We could fill a column in AnD for a year with the stupidity of the code and its elicited responses. You could start with all those unused balconies, with glass balustrades and curtained doors behind. Costly, leaky, wasteful.

As well as design, increased building regulations and standards, such as sprinklers, higher acoustic requirements and fire ratings have added complexity and costs. Their undoubted necessity was in part driven by changes in materials: where once double brick sufficed, the costly lack of bricklayers mean that other options have been developed and they needed to be regulated.

The demand for increased ‘quality’ has also added complexity: apartments are larger, with tiles and timber floors (rather than quieter carpet) more bathrooms (with double the basins in each), air-conditioning (that needs external fans that have to be hidden), more glazing (with more curtains); the list goes on in the real estate culture wars.

On the opposite side of the same coin, builder’s contractual arrangements to deal with this increased complexity have become themselves more complex. Where once a contractor would have a foreman in charge for the length of a project, overseeing employees of the main firm, now we have a hired ‘site supervisor’ overseeing dozens of sub-contractors with sub-sub-contractors to them and so on. The person actually doing the work may be four or five times removed from the head contractor. It’s nick-named ‘pyramid building’, not for what they are building but the way it is built.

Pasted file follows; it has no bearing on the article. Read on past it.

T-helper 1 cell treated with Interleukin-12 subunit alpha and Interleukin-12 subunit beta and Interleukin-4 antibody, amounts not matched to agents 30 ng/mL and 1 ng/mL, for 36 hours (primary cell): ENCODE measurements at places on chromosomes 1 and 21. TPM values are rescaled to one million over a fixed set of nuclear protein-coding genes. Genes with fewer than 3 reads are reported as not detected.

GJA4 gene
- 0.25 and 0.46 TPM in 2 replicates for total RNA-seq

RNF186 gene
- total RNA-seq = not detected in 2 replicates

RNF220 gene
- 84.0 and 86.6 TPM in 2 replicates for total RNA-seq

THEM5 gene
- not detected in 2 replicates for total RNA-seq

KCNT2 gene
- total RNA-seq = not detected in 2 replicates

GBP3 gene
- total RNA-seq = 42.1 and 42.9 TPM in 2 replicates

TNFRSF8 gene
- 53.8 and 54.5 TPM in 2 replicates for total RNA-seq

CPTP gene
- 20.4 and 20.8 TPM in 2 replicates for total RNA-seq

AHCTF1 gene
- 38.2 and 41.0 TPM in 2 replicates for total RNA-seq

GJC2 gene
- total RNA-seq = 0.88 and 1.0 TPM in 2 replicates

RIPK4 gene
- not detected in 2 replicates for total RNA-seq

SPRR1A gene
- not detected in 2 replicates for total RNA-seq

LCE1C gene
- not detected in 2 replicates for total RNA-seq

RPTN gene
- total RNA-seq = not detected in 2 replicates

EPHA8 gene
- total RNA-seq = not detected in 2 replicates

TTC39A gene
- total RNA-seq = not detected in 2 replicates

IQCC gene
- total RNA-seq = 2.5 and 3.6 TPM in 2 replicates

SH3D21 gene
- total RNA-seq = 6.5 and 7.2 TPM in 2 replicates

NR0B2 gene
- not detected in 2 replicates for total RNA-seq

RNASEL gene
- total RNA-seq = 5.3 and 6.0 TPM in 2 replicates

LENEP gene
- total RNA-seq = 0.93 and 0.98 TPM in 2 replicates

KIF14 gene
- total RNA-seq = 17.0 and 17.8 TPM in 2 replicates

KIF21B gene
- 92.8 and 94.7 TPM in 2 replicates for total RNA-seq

Long gone is the practice of the owner or developer having a ‘clerk of works’ on site every day to check quality. A highly cost-effective solution that the government is trying to emulate by having multiple ‘building practitioners’ make increased site visits, and increased reports. Some firms are finding the old clerk of works, often an experienced but semi-retired builder, is a better way forward.

And being on a building site is more dangerous than going to war, the second highest number of workplace deaths in Australia. And who polices the staggering number of possible ways a worker can be injured? Not the local council inspectors whose numbers have been drastically reduced, not the state’s workplace authorities who are overwhelmed by the increased activity, but by the unions.

Yes, that would be the same CFMMEU that the federal government wants to emasculate. Trying to remove one loud-mouthed obnoxious official, who has been making sites safer, could end up making every building site more dangerous.

When building gets more complex, when construction processes gets more complex, when sites get more dangerous, when the possibility for failures is exponentially increased, we need a wholistic solution, not more ‘cops on the beat’.

The sad irony in the NSW ‘Design and Building Practitioners Bill’ is that, not only will it not address the  key problem but it will reduce down the number of ‘cops on the beat’ that it seeks to promote. Engineers, moreover architects and particularly certifiers are having their costs massively increased, insurances are rising up to 10-fold for PCA’s. That will drive them out of the industry, leaving shonky builders even more scope to build badly. Let’s hope the bill is stalled for good.

The views expressed are solely those of the author and are not held or endorsed by AnD.